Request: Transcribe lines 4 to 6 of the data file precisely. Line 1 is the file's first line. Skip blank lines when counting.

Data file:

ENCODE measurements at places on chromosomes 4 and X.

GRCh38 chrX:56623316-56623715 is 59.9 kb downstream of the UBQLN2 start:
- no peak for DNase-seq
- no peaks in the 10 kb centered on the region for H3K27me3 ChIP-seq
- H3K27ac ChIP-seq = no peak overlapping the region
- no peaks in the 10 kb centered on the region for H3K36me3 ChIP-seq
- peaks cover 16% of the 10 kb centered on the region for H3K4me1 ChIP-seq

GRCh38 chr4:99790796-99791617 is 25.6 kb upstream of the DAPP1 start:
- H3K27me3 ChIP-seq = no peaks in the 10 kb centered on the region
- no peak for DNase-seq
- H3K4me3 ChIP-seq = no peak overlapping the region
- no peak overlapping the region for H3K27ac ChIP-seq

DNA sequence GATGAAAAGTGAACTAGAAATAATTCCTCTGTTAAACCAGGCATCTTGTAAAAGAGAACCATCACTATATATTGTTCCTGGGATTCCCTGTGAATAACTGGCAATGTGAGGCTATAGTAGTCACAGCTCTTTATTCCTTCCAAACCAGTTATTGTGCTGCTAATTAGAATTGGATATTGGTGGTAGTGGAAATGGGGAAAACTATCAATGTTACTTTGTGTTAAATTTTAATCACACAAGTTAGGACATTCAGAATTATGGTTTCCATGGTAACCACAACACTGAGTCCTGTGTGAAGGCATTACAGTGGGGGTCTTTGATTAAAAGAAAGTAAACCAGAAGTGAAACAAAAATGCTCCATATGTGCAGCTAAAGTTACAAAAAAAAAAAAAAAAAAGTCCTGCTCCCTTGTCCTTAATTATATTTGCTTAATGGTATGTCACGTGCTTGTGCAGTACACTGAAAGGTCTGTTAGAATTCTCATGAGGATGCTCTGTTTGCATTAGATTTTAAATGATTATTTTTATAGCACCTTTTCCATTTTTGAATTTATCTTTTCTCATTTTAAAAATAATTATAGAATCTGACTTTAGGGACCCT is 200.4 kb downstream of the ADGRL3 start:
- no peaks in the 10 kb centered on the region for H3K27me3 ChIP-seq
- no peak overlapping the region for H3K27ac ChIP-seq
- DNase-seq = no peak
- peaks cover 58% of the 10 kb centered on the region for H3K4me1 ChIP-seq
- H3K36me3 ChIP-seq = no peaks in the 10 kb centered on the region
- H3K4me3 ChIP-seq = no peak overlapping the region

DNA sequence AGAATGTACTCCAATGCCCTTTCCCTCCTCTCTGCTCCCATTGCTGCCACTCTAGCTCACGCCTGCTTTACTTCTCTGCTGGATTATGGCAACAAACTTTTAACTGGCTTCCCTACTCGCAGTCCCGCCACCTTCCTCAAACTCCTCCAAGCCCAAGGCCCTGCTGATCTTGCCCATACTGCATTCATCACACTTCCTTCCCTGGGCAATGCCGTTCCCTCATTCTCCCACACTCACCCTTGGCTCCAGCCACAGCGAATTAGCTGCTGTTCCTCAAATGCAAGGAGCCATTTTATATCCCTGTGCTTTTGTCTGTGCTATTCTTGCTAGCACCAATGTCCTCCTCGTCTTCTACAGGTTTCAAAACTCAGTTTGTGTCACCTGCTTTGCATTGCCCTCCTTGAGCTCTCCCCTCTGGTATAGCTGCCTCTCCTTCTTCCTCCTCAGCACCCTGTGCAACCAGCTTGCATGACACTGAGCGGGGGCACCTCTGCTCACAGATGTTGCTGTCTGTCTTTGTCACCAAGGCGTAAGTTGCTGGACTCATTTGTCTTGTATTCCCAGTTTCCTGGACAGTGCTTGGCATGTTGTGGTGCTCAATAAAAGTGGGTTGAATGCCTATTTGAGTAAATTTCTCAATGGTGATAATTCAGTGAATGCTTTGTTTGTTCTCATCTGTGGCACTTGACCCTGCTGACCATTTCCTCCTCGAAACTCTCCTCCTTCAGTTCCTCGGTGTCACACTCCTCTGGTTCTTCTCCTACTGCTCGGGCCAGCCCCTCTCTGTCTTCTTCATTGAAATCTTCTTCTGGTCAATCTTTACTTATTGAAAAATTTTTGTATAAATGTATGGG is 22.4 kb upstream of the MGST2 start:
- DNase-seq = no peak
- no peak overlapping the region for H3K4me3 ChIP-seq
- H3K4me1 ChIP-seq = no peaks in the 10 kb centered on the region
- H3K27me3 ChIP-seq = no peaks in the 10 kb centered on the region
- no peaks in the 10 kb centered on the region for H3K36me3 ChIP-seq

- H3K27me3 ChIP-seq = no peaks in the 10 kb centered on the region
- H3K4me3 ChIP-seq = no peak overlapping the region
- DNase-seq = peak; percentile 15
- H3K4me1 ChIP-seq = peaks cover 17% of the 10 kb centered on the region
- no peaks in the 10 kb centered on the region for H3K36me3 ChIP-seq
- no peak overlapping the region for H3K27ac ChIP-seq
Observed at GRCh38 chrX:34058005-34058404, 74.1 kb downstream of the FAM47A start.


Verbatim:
- no peaks in the 10 kb centered on the region for H3K27me3 ChIP-seq
- H3K27ac ChIP-seq = no peak overlapping the region
- no peaks in the 10 kb centered on the region for H3K36me3 ChIP-seq